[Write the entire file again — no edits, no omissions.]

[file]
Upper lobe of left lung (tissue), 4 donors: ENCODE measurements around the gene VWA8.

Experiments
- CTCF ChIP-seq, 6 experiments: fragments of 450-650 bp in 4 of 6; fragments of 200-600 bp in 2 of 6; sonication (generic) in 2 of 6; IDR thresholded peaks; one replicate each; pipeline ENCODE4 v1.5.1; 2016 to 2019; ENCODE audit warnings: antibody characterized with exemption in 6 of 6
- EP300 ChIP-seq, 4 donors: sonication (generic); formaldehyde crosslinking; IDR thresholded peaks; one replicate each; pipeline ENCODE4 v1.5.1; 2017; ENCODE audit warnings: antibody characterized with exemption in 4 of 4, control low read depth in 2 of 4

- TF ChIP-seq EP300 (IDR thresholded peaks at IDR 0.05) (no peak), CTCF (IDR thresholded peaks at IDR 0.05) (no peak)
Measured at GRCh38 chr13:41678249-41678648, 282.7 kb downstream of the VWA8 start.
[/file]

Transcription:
Upper lobe of left lung (tissue), 4 donors: ENCODE measurements around the gene VWA8.

Experiments
- CTCF ChIP-seq, 6 experiments: fragments of 450-650 bp in 4 of 6; fragments of 200-600 bp in 2 of 6; sonication (generic) in 2 of 6; IDR thresholded peaks; one replicate each; pipeline ENCODE4 v1.5.1; 2016 to 2019; ENCODE audit warnings: antibody characterized with exemption in 6 of 6
- EP300 ChIP-seq, 4 donors: sonication (generic); formaldehyde crosslinking; IDR thresholded peaks; one replicate each; pipeline ENCODE4 v1.5.1; 2017; ENCODE audit warnings: antibody characterized with exemption in 4 of 4, control low read depth in 2 of 4

- TF ChIP-seq EP300 (IDR thresholded peaks at IDR 0.05) (no peak), CTCF (IDR thresholded peaks at IDR 0.05) (no peak)
Measured at GRCh38 chr13:41678249-41678648, 282.7 kb downstream of the VWA8 start.